After many years of being paid only in rations, Banjo Morton and seven other Alyawarra men decided they wanted proper wages for their work as stockmen and station hands at the Lake Nash cattle station in the Northern Territory.
They did a wide range of jobs: carrying water from creeks, building fences, yards and roads, digging dams and bores, and a range of domestic duties for their employers’ homesteads.
When Banjo was working, and in the years leading up, employers needed a licence to employ Aboriginal workers.
“In my opinion, these Aboriginal stockmen have a good and just complaint and should receive correct value for the work performed. The main point today is that the station is practically 100% Aboriginal labour. The stock camp definitely is.”
“I’ve written in these terms but it’s evident the place is so isolated for even Native Affairs to worry about. Am forwarding a report to Native Affairs. My reason for this entry is that it will be on record for future reference and will not be disregarded as with possibly Native Affairs.”
“In my opinion, these Aboriginal stockmen have a good and just complaint and should receive correct value for the work performed. The main point today is that the station is practically 100% Aboriginal labour. The stock camp definitely is.
I’ve written in these terms but it’s evident the place is so isolated for even Native Affairs to worry about. Am forwarding a report to Native Affairs. My reason for this entry is that it will be on record for future reference and will not be disregarded as with possibly Native Affairs.”
Constable Jack Mahony, From the Lake Nash Police Journal Diary entry February 20, 1949
On July 9, 2019, the Queensland government agreed to pay $190 million dollars to Aboriginal workers in reparation for stolen trust fund and unpaid wages over three decades.
The Commonwealth government had jurisdiction over Northern Territory indigenous peoples from 1918 to Northern Territory self–government in 1978 but to date has not offered to pay back their stolen wages.
On November 29, 1949, the first Holden 48-215 was unveiled. It became affectionately known as the 'FX'. The FX was a robust and economical family sedan.
The price was set at £733 which represented 94 weeks wages for the average worker at the time. Or 733 weeks for an Aboriginal Lake Nash stockman.
The Commonwealth Electoral Act 1949 was amended to allow Aboriginal and Torres Strait Islander peoples who served in the armed forces to vote in Federal elections. Government sanctioned removal of Indigenous children from their families at any time continued (Stolen Generations).
In June 1949, approximately 23,000 coal miners called a strike for better pay and conditions. At the time, around 25 workers died every year in mine accidents. Australia, completely dependent on coal and gas, was paralysed by the strike. In August 1949, the government brought in 2,500 troops to act as ‘scab’ workers on the coal fields. This was the first peace-time use of military forces to break a strike in Australia.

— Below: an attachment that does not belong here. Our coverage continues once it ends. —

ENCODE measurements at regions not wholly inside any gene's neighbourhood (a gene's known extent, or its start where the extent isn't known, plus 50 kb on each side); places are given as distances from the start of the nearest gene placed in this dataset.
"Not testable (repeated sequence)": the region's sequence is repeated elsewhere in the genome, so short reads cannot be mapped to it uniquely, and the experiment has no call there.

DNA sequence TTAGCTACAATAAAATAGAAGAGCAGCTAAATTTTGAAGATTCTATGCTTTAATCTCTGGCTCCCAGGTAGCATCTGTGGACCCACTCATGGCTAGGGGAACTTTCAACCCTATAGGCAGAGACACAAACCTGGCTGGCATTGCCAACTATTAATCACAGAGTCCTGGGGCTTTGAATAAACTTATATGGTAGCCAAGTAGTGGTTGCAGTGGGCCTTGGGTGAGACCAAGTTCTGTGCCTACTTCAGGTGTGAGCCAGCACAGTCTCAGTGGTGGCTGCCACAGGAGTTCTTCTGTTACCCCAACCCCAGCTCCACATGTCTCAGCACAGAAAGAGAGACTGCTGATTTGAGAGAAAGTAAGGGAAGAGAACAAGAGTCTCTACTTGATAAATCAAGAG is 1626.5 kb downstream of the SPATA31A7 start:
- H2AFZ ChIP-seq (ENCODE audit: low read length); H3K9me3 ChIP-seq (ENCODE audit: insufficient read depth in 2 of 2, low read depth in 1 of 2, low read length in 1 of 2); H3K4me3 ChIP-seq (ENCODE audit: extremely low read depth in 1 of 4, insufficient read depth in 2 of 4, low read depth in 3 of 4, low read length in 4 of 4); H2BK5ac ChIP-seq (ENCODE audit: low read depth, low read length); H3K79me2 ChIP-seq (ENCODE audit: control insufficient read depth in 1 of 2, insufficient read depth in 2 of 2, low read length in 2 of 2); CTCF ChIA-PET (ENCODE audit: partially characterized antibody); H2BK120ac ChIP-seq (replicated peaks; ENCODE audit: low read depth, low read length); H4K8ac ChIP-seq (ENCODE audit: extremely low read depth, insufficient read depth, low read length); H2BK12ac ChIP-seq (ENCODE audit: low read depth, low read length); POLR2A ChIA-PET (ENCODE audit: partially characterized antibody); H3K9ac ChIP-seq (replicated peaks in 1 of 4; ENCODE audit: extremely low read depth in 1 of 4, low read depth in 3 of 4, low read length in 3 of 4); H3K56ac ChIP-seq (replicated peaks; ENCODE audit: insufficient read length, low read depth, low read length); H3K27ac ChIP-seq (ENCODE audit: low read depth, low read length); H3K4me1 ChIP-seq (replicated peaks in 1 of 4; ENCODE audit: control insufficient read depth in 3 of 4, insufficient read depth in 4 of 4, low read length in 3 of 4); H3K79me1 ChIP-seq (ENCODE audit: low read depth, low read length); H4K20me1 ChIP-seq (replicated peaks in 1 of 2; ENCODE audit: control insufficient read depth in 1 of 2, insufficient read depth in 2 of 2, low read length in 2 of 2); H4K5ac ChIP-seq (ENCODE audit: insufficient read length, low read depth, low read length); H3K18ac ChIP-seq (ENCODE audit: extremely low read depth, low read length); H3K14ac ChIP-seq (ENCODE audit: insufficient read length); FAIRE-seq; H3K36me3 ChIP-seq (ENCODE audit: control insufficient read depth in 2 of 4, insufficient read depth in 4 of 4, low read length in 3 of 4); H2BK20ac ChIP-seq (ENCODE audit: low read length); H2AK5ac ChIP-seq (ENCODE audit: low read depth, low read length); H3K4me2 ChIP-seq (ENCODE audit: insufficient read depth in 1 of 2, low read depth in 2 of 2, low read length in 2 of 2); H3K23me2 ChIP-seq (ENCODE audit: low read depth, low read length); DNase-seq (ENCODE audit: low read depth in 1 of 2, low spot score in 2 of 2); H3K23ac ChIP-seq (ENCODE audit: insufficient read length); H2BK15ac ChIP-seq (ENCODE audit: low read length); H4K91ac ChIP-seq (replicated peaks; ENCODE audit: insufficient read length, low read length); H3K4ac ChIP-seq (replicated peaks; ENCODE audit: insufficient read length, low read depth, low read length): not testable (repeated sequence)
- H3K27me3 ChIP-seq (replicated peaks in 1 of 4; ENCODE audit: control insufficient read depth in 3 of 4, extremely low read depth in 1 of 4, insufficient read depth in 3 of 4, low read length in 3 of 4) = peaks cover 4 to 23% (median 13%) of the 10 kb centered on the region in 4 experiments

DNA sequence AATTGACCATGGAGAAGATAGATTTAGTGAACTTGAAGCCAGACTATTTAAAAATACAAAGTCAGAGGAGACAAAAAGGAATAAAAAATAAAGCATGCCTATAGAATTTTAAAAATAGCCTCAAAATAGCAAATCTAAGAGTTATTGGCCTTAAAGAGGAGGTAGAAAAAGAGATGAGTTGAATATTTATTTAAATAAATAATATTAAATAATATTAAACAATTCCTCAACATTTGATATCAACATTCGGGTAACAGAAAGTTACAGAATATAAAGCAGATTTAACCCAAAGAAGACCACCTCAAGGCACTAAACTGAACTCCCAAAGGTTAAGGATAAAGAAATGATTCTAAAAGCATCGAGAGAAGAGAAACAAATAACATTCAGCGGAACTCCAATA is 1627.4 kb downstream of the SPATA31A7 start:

The Snowy Mountains Hydro-Electric Scheme in New South Wales was nominated by the American Society of Engineers in 1967 as one of the engineering wonders of the world. The scheme brought thousands of migrants to Australia. Construction of the scheme officially started in 1949. It was completed 25 years later in 1974.
Ben Chifley was Australia’s 16th Prime Minister from 1945 - 1949. He began his working life as a railway engine driver in his home town of Bathurst, New South Wales. Ben Chifley became one of Australia’s most highly regarded Prime Ministers.
In 1949, the South African Prime Minister, D.F. Malan, introduced a system which became known as apartheid. It institutionalised the already existing segregation policy. Apartheid was an oppressive system of laws and regulations that kept black Africans in a substandard position to Whites. The government divided the races with segregated schools, buses, public spaces, and work reservations.
Shortly after the end of World War Two, civil war broke out in China between the Communists, led by Mao Tse Tung, and the ruling Kuomintang (KMT). The Communists were victorious, and on October 1, 1949, Mao proclaimed the founding of the People's Republic of China (PRC). Chiang Kai-shek, leader of the KMT, fled to the island of Taiwan.
Published in 1949, Nineteen Eighty-Four was the last novel of English author George Orwell. Serving as a warning against totalitarianism, Orwell’s ideas quickly entered mainstream culture. The book’s title and many of its concepts, such as Big Brother and the Thought Police, are still recognised as similes for modern social and political abuses. Ignoring his ill-health to finish the book, Orwell died of tuberculosis in 1950 at age 46.
In 1945, the East Indies nationalists rebelled against the colonial yoke of the Dutch. Equipped with Japanese weapons, the nationalists waged a four year armed struggle against the Dutch, who had powerful economic reasons for staying. The UN intervened and on November 2, 1949 at The Hague an agreement was reached transferring Dutch sovereignty of the East Indies to the United States of Indonesia.
In the autumn of 1948, Israel had applied for membership in the United Nations but failed to win the necessary majority in the Security Council. In the spring of 1949, the application was renewed. This time, with armistice agreements having been signed between Israel and Egypt, Jordan and Lebanon, Israel was admitted by 37 votes in favour, 12 against, with 9 abstentions.